Alberta potato growers who want to sell seed potatoes into the U.S. can resume exports Wednesday (Jan. 28).
Ottawa announced Friday that it has “taken all actions necessary to comply fully with U.S. import requirements for Alberta seed potatoes.”
After the plant pest golden nematode was found on two seed potato fields in the province in November 2007, the federal government completed a delimiting survey (soil sampling) of the two farm units in question, and all soil samples came back negative, the government said Friday.
Golden nematode and pale cyst nematode are both considered quarantine pests because they can reduce yields of host crops, such as potatoes and eggplants, by up to 80 per cent and can survive dormant in host soil for decades. Potato cyst nematodes (PCNs) such as these are not considered a threat to human health.
Furthermore, each of the two Alberta properties at issue had turned up just one positive sample in the 2007 findings, out of several hundred taken from the two fields in question.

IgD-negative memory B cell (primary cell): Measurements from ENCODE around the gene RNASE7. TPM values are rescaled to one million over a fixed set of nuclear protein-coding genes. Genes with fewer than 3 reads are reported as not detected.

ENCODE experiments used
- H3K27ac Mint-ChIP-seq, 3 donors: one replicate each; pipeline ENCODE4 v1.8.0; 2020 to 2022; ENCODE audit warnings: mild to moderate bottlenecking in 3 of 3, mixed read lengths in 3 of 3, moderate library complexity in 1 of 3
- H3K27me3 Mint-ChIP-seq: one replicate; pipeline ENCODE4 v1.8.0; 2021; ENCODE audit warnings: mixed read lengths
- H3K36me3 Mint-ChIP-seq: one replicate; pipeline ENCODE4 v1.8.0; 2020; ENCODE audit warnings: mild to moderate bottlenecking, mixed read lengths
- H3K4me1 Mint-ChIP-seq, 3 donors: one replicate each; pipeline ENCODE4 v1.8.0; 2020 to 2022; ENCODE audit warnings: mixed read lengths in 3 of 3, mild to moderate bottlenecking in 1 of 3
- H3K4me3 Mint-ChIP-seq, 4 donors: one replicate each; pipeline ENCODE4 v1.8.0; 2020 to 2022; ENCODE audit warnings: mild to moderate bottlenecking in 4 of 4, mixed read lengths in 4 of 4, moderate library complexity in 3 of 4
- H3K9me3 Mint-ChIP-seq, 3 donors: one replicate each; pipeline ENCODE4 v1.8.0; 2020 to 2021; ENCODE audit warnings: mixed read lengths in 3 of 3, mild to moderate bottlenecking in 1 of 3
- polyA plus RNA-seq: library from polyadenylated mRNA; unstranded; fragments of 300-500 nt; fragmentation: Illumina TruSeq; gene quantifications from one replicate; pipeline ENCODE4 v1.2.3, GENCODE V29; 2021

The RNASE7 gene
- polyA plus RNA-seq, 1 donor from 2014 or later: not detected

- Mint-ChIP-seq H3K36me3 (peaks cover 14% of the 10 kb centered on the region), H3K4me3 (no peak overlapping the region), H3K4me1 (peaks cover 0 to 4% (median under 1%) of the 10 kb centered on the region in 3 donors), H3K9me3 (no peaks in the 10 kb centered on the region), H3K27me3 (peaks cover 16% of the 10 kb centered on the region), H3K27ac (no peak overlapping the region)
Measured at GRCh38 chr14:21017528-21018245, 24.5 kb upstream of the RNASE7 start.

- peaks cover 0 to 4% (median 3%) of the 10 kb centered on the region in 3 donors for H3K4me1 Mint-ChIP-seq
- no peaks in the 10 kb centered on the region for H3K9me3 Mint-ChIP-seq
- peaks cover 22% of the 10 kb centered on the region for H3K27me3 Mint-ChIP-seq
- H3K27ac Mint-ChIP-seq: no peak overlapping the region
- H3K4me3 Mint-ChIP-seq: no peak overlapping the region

The PCN finding and border closure bit into what was previously well known as a reliable seed supply for U.S. potato growers in Washington, Oregon and Idaho.
The federal government’s release Friday stated the U.S. market is now open to all Canadian seed potatoes that meet PCN phytosanitary guidelines, not counting potatoes produced in regulated areas.
PCN guidelines will soon be amended based on recommendations contained in a 2008 independent international science panel report on PCN, the government said, and those amendments will be made jointly by the Canadian Food Inspection Agency and U.S. Department of Agriculture “in full consultation with industry representatives.”